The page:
If you didn’t think the Leafs were serious enough about changing their approach to the game, the addition of Jacques Lemaire as special assignment coach further solidifies it.
His coaching career spread around Montreal, New Jersey, Minnesota and New Jersey again, Lemaire is best known for pioneering the defensive trap-style play that helped the Devils win their first Stanley Cup in 1995.
In 2003, Lemaire led a Minnesota Wild team out of expansion obscurity and pushed it to relevance in the hockey world, taking them to the Western Conference final where they were eliminated the Mike Babcock-led Anaheim Ducks.
Lemaire later work with Babcock, serving as an assistant coach as part of Team Canada’s 2010 Olympic gold medal-winning team
The relationship with both Lamoriello and Babcock and having both of them reach out is what enticed Lemaire about this new opportunity.
“That's what made me really excited, because Mike called me and Lou called me that same day and I feel that through the two calls, I said I think I can be working with them and bring something to the table,” said Lemaire.
So what is a special assignment coach?
It’s a title that is almost exclusive to the umbrella of Lou Lamoriello.
In New Jersey, Pat Burns services as a special assignment coach in 2004 after he was diagnosed with cancer and resigned as head coach. He held that position for years until his passing.
Scott Stevens served as a special assignments coach, where he worked with some of the younger defenceman on the team until he was promoted to assistant coach.
Jacques Lemaire most recently held this title with New Jersey before joining Lamoriello in Toronto.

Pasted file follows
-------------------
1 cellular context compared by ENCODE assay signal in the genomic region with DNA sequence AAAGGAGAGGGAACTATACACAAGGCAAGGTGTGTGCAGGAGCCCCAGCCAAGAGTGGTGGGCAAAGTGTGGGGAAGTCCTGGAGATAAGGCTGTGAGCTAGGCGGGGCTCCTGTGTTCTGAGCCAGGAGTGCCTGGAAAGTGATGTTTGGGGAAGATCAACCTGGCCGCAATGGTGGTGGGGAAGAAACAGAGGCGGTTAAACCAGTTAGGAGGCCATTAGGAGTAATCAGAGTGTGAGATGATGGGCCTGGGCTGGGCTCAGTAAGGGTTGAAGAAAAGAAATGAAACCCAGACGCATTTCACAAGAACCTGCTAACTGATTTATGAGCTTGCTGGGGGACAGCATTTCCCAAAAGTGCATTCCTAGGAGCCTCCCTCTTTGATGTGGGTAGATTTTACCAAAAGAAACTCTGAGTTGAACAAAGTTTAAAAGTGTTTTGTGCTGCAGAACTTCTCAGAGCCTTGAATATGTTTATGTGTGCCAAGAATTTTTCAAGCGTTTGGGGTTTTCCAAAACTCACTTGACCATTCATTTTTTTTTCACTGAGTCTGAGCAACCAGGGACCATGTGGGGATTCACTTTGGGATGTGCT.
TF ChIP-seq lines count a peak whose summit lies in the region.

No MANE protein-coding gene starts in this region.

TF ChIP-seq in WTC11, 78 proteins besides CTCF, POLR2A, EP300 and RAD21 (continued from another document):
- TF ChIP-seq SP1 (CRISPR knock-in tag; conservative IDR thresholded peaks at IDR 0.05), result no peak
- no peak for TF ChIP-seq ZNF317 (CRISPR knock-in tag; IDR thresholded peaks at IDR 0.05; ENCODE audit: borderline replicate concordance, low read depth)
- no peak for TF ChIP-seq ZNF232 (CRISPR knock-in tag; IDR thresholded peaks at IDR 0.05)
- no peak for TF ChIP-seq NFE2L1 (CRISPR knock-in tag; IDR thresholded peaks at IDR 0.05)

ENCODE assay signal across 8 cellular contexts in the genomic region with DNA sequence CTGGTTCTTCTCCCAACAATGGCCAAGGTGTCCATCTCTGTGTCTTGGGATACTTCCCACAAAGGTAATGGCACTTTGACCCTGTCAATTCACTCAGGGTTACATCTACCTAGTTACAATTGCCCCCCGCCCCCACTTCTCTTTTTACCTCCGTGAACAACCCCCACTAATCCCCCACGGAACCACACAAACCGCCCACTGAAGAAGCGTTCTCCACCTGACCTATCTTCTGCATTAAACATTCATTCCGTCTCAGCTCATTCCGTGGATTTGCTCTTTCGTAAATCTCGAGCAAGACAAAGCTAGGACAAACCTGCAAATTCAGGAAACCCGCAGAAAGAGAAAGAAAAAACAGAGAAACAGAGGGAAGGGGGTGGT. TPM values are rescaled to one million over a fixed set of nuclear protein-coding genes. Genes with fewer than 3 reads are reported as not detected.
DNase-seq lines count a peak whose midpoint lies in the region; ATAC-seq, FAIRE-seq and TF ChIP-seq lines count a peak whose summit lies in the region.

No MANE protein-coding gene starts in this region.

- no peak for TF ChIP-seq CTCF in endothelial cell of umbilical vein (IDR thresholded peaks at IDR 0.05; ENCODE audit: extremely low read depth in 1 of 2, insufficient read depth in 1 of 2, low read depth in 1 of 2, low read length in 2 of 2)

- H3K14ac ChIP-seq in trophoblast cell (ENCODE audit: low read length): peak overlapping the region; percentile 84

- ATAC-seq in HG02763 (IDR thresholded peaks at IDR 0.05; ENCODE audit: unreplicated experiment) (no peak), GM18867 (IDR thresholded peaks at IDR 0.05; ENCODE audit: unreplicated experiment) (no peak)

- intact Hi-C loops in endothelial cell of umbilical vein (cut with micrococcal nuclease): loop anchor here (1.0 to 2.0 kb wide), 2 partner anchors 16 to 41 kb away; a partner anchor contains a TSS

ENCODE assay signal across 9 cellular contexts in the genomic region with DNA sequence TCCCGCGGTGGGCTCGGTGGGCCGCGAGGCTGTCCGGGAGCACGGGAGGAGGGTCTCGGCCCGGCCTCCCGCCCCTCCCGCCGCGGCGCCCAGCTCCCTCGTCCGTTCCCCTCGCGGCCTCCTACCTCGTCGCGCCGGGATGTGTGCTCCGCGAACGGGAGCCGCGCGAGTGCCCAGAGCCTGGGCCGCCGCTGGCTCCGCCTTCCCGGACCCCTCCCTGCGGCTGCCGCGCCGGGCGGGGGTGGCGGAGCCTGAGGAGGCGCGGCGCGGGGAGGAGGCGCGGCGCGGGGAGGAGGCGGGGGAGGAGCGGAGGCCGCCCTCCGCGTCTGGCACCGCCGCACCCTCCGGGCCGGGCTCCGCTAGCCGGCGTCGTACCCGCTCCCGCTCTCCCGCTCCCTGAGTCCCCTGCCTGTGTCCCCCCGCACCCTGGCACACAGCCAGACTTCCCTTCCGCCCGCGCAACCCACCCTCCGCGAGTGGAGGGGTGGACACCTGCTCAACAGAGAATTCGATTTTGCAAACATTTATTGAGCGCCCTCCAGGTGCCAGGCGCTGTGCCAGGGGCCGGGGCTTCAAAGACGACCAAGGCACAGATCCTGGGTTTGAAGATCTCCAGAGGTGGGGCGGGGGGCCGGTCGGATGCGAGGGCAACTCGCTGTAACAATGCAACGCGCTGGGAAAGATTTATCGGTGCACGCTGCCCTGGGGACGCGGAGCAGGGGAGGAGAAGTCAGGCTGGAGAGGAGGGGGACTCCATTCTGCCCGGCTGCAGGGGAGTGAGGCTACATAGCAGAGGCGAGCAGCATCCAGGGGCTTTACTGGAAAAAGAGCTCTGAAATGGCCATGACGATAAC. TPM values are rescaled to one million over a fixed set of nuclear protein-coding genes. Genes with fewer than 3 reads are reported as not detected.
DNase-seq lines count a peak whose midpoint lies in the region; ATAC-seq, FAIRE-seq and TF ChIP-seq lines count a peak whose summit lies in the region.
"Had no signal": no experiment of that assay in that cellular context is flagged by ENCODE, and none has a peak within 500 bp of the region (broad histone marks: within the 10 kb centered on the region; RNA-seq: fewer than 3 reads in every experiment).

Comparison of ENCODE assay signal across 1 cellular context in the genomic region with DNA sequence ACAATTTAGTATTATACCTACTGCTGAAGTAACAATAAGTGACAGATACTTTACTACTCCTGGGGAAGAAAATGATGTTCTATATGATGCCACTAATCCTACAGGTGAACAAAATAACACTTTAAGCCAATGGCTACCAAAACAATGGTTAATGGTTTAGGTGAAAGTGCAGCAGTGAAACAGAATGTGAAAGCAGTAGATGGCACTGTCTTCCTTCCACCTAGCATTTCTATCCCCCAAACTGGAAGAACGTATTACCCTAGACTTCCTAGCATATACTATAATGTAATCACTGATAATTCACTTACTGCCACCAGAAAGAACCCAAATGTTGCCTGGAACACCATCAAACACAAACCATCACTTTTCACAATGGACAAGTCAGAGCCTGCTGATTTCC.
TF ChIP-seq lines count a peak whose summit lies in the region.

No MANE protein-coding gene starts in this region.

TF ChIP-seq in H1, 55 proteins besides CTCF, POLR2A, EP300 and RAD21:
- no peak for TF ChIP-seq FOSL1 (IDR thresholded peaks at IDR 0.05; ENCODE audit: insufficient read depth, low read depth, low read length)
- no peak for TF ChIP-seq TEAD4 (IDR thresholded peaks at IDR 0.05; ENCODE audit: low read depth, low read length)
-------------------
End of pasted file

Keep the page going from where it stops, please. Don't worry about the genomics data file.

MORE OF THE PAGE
“What I do is I look at the team, I bring suggestions on players, I bring suggestions on everything I see,” said Lemaire. “It's like you're involved with the team the whole time and sometimes you're missing certain things. Looking from the outside, not having that constant pressure, I think I can help quite a bit.”
It’s basically another set of eyes that can be brought in for input without the daily rigors that come from coaching the team. It’s an external set of eyes that is employed by team. A scout for your own team and personnel. It’s the old adage that you may be too close to something that you can’t quite see it.
The ability to add expertise to management is something Lamoriello did well in New Jersey. He’s able to flex that now by adding Toronto’s first special assignment coach.
Expect to see Lemaire help both the Leafs and Marlies solidify their defensive responsibilities. It’s in that aspect, where Lemaire will be utilized to the maximum.
If someone is deemed worthy enough, don’t be surprised if Lamoriello adds more special assignment coaches down the road. If Toronto can bolster their staff with someone who brings something unique to the staff, Toronto has shown no shyness in exploring it.